Dell Medical researchers find drug that may dramatically reduce stroke complications

Sonali Menon, News Reporter

Preliminary studies by researchers at Dell Medical School show that a new generation of clot-busting medication can reduce brain bleeding in stroke victims by half, which could improve the treatment of patients.  

Dr. Steven Warach, a neurology professor and director of the Stroke Institute, led the research efforts which analyzed 9,000 patients in the United States, New Zealand and Australia from 2018 through June 2021. Warach’s team studied the effects of tenecteplase — a newer generation clot-busting drug approved by the United States Food and Drug Administration for treating heart attacks — on brain bleeding in patients with ischemic strokes, which is a type of stroke that occurs when blood flow is restricted in the brain. Researchers found that tenecteplase works faster than alteplase, which is the standard medication used for treating strokes. 

Warach presented his findings at the American Stroke Association’s International Stroke Conference on Feb. 9. 

“(Tenecteplase) is a major improvement to be able to cut the time down in terms of administering these medications and cutting off almost an hour of administration time,” said Dr. Ramsey Ashour, an assistant professor of neurosurgery and researcher. “​​We felt enough evidence and safety to be able to take this (study) on, because ultimately we’re driven by trying to improve our outcomes for the patients.”

Tenecteplase offers various benefits compared to alteplase, such as reduced treatment time, lowered costs and easier administration for ER nurses. Additionally, it allows for patients to transition to the next phase of care quicker, Ashour said.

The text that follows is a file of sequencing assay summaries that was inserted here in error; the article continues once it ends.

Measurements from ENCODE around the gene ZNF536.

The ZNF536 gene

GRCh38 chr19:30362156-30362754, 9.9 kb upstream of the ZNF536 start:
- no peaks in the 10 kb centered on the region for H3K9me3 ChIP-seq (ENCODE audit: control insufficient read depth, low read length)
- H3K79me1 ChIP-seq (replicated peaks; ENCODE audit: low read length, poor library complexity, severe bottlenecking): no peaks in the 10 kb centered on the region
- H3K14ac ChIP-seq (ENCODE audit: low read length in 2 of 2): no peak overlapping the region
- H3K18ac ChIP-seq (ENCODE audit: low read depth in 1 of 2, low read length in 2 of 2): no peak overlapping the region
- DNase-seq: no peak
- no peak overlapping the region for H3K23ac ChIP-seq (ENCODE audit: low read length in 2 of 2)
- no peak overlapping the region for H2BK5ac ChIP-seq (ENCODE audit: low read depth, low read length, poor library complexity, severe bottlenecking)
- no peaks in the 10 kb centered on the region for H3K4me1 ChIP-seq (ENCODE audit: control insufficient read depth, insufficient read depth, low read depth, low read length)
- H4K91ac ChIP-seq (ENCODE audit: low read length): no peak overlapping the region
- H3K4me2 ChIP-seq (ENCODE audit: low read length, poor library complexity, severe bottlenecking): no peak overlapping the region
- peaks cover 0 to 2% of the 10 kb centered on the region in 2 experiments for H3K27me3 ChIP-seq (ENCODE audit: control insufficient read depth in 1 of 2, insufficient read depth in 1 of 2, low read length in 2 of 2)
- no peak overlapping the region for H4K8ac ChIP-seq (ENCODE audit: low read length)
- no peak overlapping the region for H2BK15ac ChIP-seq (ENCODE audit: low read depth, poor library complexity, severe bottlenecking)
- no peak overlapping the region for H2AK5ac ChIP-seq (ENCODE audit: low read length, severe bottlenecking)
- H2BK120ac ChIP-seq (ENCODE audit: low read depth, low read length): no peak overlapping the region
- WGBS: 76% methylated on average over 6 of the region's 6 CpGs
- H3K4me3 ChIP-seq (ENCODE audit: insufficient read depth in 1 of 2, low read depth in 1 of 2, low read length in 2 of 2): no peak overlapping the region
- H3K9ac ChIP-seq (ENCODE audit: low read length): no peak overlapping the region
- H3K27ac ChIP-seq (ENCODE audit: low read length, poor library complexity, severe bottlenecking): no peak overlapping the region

Compared to an hour-long injection required for alteplase, tenecteplase requires a five-second intravenous injection. Warach said the effectiveness of tenecteplase is also strengthened by its ability to stay in the bloodstream longer than alteplase. 

Part of Warach’s study involves a data registry for the outcomes of patients treated with tenecteplase, which will then be accessible to those in the medical community to decide whether they want to utilize the drug. Assistant neurology professor Adrienne Dula said these trials and data accumulation are necessary to potentially change treatment guidelines for patients set by the American Stroke Association. Dula expects tenecteplase to become more popular. 

“This is a very exciting time for stroke care,” Ashour said. “We’ve now shifted into a phase where we’re really able to deliver treatments from the ER that dramatically change the long term outcome for patients in a positive way.”